Everything went according to plan. We easily found the Rental Car place, they called a Cab to take us to the Train Station. We rode to Paris We found the Metro to the other train station and then walked the length of the train station to get to the Eurostar departure area (after only having to ask directions three times).
They had passport and customs control right there and we breezed right through them to the departure lounge. As we hadn't had anything to eat since breakfast, we went across the hall from the departure hall to have a jambon et fromage sandwich (Ham and cheese sandwich) and a Coke.
Going back to the lounge, we found it filled so we sat on the floor and waited for our departure time.
And then in happened. They announced the train was delayed due to the Calais Dock workers staging a Hissy-Fit er...protest on the tracks. They had put old tires on the tracks and set them of fire. "Oh great," I thought. "We're going to be here all night."
We waited for about an hour when they announced that ALL Eurostar service was cancelled for the day! Crap, now what do we do? They had to have a cancellation policy similar to the US airlines but I had no idea what that policy was and the people at the gate were not of any help. I sent an email to the hotel where Sky and I had stayed just a few days previously to ask if they had any vacancies-they quickly responded they did not. Sky and I went back to the ticket office and stood in line with 150 other people but I knew they didn't know when the tracks would reopen. This was throwing a serious curveball into our plans.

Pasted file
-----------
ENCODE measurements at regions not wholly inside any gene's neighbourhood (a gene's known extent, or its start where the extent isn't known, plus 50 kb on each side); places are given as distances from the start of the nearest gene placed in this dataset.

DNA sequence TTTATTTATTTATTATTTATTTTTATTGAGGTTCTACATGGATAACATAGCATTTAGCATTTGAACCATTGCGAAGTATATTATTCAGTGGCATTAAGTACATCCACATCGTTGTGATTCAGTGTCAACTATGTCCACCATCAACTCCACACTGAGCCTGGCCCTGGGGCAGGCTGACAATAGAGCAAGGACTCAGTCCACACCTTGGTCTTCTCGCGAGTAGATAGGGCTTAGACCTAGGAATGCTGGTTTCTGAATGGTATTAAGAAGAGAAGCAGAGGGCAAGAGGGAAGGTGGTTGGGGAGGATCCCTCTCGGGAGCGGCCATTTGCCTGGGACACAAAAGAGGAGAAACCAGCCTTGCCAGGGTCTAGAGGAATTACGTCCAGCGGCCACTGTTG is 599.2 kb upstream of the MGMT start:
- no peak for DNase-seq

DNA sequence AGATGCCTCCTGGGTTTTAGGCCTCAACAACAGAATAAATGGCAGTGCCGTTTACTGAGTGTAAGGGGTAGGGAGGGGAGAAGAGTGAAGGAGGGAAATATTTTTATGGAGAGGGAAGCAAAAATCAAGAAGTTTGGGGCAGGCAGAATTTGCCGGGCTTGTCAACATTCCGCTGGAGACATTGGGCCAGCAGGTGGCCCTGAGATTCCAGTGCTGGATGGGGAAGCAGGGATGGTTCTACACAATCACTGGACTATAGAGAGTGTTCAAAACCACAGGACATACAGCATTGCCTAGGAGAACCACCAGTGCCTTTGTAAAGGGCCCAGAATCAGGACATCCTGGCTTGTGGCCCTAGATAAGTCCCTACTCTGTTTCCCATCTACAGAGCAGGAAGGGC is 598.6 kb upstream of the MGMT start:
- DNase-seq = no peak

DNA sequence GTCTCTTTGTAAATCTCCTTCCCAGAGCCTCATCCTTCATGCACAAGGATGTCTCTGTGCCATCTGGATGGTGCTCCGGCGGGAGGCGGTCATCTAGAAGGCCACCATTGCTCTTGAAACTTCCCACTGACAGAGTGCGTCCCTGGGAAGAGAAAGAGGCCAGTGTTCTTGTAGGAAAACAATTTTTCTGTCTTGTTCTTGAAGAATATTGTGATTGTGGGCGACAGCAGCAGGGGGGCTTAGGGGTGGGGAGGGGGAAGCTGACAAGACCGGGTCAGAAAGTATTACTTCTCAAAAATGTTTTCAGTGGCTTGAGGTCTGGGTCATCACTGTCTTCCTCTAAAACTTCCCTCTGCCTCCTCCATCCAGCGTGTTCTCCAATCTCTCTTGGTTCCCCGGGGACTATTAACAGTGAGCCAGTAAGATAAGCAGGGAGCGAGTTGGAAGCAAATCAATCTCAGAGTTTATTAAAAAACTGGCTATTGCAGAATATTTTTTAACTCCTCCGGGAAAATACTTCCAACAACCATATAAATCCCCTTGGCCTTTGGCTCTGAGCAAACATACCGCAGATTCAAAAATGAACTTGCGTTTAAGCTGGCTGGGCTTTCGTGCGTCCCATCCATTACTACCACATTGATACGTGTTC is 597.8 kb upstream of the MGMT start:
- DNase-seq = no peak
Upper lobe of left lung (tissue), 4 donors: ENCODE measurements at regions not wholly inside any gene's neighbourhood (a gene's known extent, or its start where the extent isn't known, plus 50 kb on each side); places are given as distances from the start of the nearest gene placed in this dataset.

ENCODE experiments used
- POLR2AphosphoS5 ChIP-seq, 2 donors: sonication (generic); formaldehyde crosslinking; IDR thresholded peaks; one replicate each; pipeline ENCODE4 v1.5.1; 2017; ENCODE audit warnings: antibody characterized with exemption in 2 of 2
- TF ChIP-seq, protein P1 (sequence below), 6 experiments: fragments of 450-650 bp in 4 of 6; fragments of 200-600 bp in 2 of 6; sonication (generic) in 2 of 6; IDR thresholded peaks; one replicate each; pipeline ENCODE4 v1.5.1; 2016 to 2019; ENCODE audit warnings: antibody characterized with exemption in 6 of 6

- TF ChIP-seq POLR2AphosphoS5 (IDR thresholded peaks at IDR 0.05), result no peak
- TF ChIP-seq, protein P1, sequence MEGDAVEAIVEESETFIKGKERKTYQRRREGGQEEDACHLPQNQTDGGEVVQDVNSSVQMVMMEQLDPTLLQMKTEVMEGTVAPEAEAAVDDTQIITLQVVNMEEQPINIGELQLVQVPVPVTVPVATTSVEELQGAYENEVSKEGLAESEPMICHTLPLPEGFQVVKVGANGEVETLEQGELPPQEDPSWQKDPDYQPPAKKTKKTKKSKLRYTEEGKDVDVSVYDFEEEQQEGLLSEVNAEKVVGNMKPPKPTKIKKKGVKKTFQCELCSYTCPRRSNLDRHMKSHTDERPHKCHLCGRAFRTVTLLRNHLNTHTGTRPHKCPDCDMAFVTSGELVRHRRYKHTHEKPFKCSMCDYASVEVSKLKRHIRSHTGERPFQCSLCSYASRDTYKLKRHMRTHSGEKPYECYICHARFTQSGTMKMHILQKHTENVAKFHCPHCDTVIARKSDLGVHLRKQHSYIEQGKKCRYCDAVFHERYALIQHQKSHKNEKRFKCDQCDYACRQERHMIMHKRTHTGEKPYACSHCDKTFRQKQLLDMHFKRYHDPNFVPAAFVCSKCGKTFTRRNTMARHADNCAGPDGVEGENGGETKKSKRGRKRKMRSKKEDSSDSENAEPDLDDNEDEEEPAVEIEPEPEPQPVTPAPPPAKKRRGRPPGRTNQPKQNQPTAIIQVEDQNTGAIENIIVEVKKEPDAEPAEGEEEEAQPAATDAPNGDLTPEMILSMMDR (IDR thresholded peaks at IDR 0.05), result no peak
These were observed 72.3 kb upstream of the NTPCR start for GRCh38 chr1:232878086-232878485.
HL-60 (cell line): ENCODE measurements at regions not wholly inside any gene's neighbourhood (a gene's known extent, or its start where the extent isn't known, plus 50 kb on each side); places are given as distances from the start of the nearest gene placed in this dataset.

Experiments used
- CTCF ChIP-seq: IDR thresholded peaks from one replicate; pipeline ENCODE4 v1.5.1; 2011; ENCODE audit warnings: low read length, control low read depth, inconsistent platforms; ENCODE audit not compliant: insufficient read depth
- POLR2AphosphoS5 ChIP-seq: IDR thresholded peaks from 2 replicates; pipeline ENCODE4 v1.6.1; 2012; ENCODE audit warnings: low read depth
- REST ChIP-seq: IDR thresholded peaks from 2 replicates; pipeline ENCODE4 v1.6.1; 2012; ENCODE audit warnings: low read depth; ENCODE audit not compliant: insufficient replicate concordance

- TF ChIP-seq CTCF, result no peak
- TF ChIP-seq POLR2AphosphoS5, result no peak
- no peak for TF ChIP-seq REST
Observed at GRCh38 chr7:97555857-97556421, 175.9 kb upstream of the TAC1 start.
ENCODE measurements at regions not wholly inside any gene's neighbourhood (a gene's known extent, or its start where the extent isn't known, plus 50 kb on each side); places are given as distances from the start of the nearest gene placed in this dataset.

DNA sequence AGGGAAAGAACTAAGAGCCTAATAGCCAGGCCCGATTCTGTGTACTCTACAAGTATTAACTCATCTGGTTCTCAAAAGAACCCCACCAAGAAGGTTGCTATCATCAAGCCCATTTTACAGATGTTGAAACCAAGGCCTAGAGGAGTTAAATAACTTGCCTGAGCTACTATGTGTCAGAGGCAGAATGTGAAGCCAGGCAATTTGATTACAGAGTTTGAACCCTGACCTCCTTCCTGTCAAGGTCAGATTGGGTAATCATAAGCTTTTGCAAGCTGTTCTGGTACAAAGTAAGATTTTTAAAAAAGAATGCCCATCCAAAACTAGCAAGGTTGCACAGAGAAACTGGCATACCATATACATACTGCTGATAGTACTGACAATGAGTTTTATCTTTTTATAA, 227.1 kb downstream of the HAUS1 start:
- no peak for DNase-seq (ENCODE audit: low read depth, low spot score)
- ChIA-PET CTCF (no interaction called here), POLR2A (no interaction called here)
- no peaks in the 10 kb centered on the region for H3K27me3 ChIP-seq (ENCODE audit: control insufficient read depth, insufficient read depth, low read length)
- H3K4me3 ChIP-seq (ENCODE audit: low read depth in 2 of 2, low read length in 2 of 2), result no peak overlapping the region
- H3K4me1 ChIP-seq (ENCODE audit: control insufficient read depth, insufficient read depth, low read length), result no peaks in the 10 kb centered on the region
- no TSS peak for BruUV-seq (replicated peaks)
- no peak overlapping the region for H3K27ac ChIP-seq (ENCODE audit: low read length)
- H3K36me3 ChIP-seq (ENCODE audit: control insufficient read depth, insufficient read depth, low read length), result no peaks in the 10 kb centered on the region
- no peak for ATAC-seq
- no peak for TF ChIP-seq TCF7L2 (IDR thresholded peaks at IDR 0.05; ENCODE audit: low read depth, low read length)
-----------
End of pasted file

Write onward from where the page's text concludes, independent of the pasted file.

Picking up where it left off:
Sky tries to get Internet service to check the flight schedule to London
while waiting in line at the Gare du Nord Eurostar Ticket Office.
An agent outside the ticket office handed us copies of the cancellation policy, fortunately written in English. While Sky looked at that, I called my wife, had her call AT&T to add an International Data plan and if she could, to start looking to help find us a Hotel in Paris for the night. I knew it would be expensive but I didn't want to sleep in the train station with our bags and then not be able to get to London the next day.
My sweetie came thru for us! In 10 minutes, she texted me that I had the international calling plan, in another 5 minutes, she texted the name and number of a Hotel in Paris that have availability on Trip Advisor. We were still about 30 people away from the ticket counter so I gave them a call-no vacancies. They were full that night.
This was going to be tougher than I thought. Another text came across with another hotels name and number. I called them and they responded too that they had no vacancies for the night. Dang the luck!
It was getting time to think about some serious improvisation on our plans. I had Sky, because his phone could get the free Wifi service from Eurostar, look up flights to London that night and the next day.
We moved up in the line, we were now about 15 folks away when the announced that they were out of tickets for tomorrows trains and were closing! Man, talk about upping the heat!
And then my phone rang.... I picked it up and saw that it was an international number? Who could be calling me? I answered it and the voice said, "Hello, did you just call me? A half-hour ago? This is the Hotel Helussi." I replied that I had, to check on vacancies for the night and was told you had none. He replied, "Well, that was then. We've since had a cancellation and have a room available. Would you like it?"